Qandeel Baloch Last Dance before she killed
Qandeel Baloch was drugged and strangled by her brother because he perceived her actions to be dishonorable and un-Islamic. He felt entitled to kill her. In some ways, it was a typical instance of the more than 500 “honor killings” of women in Pakistan every year. Infractions against conservative values can be life threatening for women across South Asia.
But because of Qandeel Baloch’s celebrity — her appearances of reality TV shows, her Instagram account with almost 70,000 followers, her Facebook page with more than 10 times that — this death was different. The 26-year-old had used her very public images and appearances to say what was on her mind, to strut her stuff, to be herself. She was coy, risqué, overtly sexy.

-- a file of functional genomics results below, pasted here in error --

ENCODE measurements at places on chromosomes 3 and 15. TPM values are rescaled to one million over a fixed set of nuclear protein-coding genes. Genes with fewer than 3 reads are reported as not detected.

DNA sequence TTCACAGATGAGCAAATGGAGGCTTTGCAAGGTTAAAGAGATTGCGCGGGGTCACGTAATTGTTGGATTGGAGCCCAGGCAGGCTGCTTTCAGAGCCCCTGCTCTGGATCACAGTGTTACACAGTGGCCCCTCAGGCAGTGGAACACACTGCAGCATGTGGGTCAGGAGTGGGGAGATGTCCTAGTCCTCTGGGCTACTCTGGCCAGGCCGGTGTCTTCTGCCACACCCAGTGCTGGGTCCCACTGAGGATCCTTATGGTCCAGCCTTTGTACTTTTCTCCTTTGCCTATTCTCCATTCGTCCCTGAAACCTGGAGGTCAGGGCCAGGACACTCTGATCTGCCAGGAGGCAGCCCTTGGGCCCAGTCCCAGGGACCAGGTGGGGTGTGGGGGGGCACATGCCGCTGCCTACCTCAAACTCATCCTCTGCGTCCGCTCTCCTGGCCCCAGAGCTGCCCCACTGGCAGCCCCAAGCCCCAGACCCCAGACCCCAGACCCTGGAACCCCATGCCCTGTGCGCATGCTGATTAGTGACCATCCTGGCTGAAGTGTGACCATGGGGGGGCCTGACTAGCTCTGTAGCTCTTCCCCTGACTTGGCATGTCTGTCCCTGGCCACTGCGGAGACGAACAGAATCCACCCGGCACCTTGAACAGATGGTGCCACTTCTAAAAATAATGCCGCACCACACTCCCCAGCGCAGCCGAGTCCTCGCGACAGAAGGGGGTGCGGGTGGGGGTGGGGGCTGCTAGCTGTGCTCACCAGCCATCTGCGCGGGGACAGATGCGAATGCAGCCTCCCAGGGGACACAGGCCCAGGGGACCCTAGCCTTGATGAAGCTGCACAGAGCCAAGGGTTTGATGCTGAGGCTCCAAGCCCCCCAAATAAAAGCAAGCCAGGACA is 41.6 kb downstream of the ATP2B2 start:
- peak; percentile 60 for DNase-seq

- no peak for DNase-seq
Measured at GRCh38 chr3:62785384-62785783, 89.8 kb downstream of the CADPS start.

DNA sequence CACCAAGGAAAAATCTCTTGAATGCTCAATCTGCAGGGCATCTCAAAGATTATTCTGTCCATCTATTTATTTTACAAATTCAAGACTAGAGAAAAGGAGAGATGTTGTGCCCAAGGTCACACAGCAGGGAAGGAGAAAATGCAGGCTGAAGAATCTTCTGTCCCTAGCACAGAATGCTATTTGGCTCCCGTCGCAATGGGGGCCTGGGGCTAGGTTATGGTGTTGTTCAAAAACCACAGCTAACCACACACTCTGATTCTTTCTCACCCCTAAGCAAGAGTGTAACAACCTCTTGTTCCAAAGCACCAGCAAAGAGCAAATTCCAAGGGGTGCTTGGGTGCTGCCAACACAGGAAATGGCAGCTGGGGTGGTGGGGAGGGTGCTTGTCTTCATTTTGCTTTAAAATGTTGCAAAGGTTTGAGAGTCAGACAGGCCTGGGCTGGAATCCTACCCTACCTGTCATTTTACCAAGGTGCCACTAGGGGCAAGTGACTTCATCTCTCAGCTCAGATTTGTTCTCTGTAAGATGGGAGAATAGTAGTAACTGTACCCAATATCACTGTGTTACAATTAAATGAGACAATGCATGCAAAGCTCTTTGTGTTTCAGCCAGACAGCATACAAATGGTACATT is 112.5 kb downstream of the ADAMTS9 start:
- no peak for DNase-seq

In a small, judicial way, it now appears her death, unlike so many before it, may not be totally in vain. The politically influential daughter of Pakistan’s prime minister, Maryam Sharif, said on Tuesday that her father’s party would introduce legislation by next week to close a legal loophole allowing family members of honor killers to pardon them. Honor killings are considered murder in Pakistani law, but the forgiveness clause can let the accused off the hook if the rest of his family sympathizes with him.